Figure 2:

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Carditis has been reported in approximately 4-10% in surveillance studies of untreated adults with Lyme disease in the U.S. [1] Cardiac involvement occurs within a few weeks to few months after the onset of infection. [2] Its manifestations include AV nodal conduction disturbance (most common), myocarditis, pericarditis, atrial and ventricular tachycardias, cardiomyopathy, congestive heart failure and possibly degenerative cardiac valvular disease. [3],[4] The diagnosis of Lyme carditis is established by the presence of consistent epidemiologic and clinical features in conjunction with positive results of Lyme serologic testing. A careful history should address residence in or travel to endemic areas and prior tick bites and a careful physical examination should look for erythema migrans lesion/s.

All types of AV blocks may occur in Lyme disease and the degree of AV block may vary within periods of minutes. [5] Electrophysiological studies have typically determined conduction delay occurring above the bundle of His, often within the AV node, but sino-atrial node dysfunction, intra-atrial block, fascicular and bundle branch block have all been described. Conduction disturbances that have been associated with unfavorable prognosis in Lyme disease are - a) low (ventricular) escape rhythms with high-grade AV block, b) transient lack of any escape rhythm with brief asystole and c) fluctuating bundle branch block related to either transient His-Purkinje system involvement or infranodal AV block. [6]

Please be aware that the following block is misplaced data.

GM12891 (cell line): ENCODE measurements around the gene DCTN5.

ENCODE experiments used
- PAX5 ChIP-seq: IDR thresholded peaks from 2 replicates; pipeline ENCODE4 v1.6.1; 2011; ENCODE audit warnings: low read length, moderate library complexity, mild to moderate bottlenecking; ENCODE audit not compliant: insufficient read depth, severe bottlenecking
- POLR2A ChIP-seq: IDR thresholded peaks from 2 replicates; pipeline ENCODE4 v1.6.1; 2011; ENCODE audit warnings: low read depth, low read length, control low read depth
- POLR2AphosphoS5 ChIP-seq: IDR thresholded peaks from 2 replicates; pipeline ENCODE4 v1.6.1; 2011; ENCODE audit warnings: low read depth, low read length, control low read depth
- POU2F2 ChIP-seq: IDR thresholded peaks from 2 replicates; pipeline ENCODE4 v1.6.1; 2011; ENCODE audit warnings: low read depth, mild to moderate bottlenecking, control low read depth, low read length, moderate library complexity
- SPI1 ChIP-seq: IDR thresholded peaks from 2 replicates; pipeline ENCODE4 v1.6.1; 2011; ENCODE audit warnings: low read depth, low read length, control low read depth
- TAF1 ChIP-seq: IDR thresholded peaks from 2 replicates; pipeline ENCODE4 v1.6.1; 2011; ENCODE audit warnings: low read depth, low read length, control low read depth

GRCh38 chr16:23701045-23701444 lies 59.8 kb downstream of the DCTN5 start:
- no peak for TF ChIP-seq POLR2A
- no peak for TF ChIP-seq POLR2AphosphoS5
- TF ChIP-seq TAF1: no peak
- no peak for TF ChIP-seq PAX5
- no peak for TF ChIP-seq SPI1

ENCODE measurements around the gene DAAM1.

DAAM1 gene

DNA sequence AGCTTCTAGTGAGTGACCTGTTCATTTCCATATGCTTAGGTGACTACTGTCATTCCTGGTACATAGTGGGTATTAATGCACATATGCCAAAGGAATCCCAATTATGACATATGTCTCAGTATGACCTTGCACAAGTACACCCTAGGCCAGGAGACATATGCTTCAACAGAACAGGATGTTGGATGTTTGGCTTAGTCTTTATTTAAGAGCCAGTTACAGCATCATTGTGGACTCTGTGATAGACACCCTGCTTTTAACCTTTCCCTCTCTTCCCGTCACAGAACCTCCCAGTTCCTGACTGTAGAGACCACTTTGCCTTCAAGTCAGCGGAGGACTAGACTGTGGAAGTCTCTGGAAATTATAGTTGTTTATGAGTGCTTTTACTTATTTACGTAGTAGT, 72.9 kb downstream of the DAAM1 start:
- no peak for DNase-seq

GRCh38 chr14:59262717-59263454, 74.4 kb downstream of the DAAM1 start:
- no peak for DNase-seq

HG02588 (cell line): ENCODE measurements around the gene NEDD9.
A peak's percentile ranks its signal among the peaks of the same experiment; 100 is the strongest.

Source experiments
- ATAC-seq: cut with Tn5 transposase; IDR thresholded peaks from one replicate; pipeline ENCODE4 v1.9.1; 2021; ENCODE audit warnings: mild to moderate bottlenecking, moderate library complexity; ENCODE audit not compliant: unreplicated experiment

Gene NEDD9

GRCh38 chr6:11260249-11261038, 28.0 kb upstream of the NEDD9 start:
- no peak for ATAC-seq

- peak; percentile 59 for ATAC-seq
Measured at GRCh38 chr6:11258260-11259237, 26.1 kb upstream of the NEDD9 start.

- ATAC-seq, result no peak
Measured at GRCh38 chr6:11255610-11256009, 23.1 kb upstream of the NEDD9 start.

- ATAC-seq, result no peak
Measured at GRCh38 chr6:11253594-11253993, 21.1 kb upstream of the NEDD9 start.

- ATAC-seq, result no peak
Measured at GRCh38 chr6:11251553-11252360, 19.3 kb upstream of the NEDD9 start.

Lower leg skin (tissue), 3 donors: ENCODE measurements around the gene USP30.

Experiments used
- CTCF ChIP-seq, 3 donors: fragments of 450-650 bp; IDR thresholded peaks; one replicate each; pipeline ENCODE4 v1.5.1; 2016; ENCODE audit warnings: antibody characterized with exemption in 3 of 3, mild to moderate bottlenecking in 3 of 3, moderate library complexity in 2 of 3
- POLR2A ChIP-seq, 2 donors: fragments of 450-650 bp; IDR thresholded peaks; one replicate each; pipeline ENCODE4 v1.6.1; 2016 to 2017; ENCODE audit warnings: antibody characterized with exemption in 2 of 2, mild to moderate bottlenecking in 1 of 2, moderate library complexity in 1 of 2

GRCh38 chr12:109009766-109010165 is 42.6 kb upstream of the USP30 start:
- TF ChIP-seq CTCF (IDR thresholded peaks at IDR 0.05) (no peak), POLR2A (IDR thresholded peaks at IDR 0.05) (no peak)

Lyme carditis is suggested to be caused by infiltration of cardiac tissue particularly prominent in perivascular areas and interstitial regions by spirochetes and/or inflammatory response with macrophages and lymphocytes. [7],[8]

According to guidelines from Infectious Diseases Society of America, patients who are symptomatic (syncope or dyspnea) or have second- or third-degree AV block or have markedly prolonged PR interval (>300 milliseconds) should be hospitalized, monitored with cardiac telemetry and treated with intravenous (iv) antibiotics. [9] Ceftriaxone is the drug of choice and alternatives include iv cefotaxime and penicillin G. Intravenous antibiotics are continued until high-grade AV block is resolved and the PR interval has become less than 300 milliseconds and then switched to oral therapy (doxycycline, amoxicillin and cefuroxime). As seen in our patient, about 15% of the patients develop a Jarisch-Herxheimer reaction manifesting as transient worsening of symptoms within 24 hours of starting antibiotics. Patients with severe or symptomatic AV block may require a temporary pacemaker.